When To File a First-Party Claim

When you're involved in a potential situation for a first-party claim, you should seek to file it as soon as possible. The sooner you file the claim, the sooner the legal professionals can get to work dealing with the claim. If you hesitate, the insurance company's national law firm might think that you're committing insurance fraud and look even closer at your application. They might even consider this enough ground to deny the claim outright and ask you to produce evidence of the damage. In these cases you should probably look for a legal representative to help you prove your case.

Evidence is Crucial to Proving the Case

Insurers will spend a lot of time trying to prove that they aren't liable for paying for your damages. They may even go do far to hire a federal investigator to prove that they don't need to pay for your damages. That's why you need to have evidence of the damage recorded as soon as possible. If your brick building is involved in a windstorm, for example, and you lose parts of the roof because of it, you should take pictures of the damage. Properly documenting the damage and timestamping the recording will go a long way towards proving your case.

Additionally, you may need to consult a professional to get a written report of the damages. The report will outline what damage happened and the most likely causes for such damage. When you submit your claim, you could also submit the report to ensure that the insurer is aware that you had the incident investigated. Even if they decide to investigate it themselves, you will have your own independent report that you can use to contest theirs.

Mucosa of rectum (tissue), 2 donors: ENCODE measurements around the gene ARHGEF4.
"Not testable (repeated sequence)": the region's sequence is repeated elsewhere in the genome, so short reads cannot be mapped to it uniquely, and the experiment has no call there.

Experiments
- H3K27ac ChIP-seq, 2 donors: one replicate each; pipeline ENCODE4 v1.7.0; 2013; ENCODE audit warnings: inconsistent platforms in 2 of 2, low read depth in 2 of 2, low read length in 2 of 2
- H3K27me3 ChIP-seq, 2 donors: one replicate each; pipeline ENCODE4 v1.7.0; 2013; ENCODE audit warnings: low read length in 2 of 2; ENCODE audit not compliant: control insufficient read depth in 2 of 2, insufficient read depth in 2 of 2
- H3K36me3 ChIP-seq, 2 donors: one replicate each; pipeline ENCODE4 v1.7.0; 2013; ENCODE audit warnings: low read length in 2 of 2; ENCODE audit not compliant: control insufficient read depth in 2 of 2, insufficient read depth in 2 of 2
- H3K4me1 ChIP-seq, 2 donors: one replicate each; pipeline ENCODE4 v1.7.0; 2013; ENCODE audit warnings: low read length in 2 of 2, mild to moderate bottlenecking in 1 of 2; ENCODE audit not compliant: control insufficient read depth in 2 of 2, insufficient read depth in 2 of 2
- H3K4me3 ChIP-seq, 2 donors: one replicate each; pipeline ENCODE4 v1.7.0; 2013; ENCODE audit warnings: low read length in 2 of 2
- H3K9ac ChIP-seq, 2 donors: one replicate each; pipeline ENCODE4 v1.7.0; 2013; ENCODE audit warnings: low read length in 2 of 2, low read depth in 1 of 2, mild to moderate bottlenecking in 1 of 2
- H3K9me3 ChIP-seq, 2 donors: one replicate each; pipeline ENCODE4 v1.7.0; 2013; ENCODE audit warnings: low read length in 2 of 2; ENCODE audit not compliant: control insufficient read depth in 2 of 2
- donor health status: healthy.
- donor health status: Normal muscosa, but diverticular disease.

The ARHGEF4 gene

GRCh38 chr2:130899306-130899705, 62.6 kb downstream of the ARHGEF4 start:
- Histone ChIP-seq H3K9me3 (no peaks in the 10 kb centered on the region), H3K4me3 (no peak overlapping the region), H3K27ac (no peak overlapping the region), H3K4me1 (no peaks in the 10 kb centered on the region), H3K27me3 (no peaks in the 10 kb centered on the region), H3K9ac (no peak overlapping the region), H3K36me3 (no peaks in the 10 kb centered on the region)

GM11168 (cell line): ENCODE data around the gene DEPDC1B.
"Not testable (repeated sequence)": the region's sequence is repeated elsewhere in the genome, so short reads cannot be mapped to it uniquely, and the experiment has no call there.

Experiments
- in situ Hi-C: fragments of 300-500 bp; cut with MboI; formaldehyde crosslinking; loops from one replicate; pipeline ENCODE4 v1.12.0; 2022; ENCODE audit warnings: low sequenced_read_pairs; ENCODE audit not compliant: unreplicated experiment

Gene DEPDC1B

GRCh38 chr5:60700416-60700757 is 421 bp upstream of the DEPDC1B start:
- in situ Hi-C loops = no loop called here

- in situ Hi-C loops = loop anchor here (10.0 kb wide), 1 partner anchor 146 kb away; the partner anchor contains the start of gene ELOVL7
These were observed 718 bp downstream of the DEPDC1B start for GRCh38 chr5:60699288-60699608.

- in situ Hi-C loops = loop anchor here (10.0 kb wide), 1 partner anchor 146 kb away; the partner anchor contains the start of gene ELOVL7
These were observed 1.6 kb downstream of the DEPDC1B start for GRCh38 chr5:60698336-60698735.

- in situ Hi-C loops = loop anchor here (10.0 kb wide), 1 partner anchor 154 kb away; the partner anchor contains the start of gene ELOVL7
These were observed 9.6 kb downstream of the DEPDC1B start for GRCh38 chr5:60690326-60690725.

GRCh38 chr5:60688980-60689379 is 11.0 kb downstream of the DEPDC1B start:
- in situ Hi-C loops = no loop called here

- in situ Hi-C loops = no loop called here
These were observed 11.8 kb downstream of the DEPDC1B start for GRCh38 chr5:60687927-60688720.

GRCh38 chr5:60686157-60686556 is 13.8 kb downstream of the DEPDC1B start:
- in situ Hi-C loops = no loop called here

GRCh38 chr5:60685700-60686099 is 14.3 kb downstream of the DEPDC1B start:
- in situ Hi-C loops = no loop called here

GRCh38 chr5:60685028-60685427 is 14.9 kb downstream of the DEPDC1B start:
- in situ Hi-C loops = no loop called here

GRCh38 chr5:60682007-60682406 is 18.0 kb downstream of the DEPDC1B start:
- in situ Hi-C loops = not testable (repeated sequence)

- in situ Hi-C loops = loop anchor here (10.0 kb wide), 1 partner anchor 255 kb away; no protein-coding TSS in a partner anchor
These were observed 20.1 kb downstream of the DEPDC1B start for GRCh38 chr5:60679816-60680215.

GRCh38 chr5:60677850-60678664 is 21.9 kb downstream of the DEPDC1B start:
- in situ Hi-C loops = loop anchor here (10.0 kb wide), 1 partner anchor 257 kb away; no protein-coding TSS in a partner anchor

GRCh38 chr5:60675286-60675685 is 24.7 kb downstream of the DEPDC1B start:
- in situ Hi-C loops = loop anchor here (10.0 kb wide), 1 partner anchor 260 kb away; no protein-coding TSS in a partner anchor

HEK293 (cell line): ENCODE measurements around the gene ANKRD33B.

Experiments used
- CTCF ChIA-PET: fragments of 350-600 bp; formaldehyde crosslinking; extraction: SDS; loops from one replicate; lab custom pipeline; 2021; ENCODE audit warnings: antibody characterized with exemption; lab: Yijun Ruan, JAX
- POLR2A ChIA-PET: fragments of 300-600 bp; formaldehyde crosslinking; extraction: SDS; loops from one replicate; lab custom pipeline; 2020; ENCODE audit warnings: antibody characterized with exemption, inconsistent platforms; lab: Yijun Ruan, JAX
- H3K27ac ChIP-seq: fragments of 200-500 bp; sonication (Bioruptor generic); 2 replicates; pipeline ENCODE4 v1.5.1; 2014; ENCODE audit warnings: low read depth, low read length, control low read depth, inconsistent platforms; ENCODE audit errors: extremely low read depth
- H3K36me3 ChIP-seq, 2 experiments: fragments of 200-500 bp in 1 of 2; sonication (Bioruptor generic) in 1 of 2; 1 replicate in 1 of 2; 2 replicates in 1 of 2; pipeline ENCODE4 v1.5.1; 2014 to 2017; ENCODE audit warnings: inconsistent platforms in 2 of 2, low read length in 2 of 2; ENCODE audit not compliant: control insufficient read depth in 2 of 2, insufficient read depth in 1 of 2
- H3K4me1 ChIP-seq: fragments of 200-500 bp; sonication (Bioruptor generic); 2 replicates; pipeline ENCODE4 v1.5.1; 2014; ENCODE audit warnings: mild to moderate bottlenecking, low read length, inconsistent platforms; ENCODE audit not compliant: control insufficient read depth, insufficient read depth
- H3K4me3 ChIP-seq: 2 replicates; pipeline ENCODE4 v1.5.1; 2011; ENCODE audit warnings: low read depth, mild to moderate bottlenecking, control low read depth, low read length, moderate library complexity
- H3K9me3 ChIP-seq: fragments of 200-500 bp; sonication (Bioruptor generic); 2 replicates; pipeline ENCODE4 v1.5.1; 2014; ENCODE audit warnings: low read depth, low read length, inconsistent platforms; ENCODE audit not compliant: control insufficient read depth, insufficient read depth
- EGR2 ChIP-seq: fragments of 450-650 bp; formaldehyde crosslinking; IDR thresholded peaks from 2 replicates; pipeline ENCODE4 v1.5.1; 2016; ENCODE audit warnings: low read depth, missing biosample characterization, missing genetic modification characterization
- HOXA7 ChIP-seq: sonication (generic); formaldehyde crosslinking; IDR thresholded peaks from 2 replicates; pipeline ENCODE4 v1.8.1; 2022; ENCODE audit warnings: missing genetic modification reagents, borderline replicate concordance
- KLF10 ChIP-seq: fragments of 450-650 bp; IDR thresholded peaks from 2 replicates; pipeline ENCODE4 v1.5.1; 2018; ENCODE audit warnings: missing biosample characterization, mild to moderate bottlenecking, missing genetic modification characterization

A public adjuster might be a good way to deal with the insurance company's pushback. Your legal representation can seek out a public adjuster that can give you an independent estimate on the damages you're owed. The insurer will, no doubt, use their own adjuster, but having an independent advisor will ensure that the company doesn't try to lowball you on what you're entitled to. Typically, the insurer will try to delay the initial estimate as long as they can. This gives them the chance to find an issue with your claim so they can deny it. They are also likely to bog down your claim in litigation to avoid paying for it for as long as possible. That's where you need your own legal counsel to help you seek justice.

Our Services

At our firm, we focus on providing practical solutions to real problems faced by small and medium sized enterprises . We take pride in being accessible and responsive to our clients. At every stage of the process, we aim to deliver high quality service.

Our Services Include

• Advice on drafting and negotiating agreements

• Drafting contracts

• Negotiating and advising on commercial deals

• Advising on intellectual property issues

• Providing expert witness testimony

• Representation before the Australian Tax Office

• Legal representation during insolvency proceedings

• Litigation support

 If you're looking for professional advice or representation in business cases, consider a national law firm that can stand on your side. Give us a call today to discuss the details of your case. Let's arrange a meeting to better understand what we need to do to get you equitable settlement for your first-party dispute.